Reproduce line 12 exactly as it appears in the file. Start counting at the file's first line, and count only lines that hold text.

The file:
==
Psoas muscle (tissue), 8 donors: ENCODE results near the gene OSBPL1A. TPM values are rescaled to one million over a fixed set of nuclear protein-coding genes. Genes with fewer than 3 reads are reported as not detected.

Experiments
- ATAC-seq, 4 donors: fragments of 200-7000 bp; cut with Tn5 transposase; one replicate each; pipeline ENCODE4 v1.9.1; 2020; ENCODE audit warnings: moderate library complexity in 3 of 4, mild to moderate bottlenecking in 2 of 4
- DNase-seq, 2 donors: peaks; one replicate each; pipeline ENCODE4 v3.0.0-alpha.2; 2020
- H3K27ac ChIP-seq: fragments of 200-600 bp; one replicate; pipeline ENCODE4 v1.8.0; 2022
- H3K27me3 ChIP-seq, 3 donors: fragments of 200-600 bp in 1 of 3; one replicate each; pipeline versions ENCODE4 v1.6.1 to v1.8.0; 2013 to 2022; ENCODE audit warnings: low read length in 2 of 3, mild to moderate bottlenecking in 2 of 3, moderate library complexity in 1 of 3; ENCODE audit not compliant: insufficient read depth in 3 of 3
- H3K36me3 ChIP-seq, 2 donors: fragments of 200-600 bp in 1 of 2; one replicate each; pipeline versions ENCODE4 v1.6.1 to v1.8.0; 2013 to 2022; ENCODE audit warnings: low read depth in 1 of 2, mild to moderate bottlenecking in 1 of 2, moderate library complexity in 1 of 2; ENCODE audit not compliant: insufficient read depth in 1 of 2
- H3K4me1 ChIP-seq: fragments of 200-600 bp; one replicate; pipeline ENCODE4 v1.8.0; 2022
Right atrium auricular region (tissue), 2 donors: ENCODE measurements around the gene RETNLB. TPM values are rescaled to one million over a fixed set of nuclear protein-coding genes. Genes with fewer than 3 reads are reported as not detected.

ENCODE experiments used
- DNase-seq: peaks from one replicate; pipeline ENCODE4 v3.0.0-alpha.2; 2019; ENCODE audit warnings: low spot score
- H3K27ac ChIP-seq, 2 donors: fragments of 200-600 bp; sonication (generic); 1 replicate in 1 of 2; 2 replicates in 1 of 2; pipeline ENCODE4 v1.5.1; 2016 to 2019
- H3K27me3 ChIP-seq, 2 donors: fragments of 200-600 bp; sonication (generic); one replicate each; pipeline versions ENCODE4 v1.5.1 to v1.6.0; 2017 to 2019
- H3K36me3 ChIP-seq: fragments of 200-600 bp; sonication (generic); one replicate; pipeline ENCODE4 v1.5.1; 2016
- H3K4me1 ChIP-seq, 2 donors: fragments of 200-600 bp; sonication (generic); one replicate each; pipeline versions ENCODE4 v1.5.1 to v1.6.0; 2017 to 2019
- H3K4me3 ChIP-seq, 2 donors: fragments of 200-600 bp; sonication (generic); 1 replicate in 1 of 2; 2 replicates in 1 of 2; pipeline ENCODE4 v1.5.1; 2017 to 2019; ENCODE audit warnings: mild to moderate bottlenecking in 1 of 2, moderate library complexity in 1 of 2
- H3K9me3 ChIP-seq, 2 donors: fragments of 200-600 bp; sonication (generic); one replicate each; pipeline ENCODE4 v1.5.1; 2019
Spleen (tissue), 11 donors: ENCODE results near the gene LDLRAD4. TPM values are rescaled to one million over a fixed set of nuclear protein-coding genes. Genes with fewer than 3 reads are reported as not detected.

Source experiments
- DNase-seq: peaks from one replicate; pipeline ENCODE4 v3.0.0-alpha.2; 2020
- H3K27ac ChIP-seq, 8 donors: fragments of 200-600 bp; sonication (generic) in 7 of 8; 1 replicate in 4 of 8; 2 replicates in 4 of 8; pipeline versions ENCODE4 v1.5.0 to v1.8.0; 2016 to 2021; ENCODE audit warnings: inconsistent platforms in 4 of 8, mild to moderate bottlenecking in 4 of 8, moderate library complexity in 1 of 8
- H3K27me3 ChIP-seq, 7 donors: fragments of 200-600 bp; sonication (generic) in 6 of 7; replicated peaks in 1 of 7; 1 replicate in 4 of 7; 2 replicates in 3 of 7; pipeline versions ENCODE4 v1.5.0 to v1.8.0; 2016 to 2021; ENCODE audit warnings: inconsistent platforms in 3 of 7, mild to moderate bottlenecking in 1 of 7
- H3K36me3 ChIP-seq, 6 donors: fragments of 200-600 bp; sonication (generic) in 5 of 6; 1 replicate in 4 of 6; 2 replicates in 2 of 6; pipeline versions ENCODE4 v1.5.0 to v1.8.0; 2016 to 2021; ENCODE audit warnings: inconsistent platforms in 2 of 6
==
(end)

- H3K27ac ChIP-seq, 2 donors: fragments of 200-600 bp; sonication (generic); 1 replicate in 1 of 2; 2 replicates in 1 of 2; pipeline ENCODE4 v1.5.1; 2016 to 2019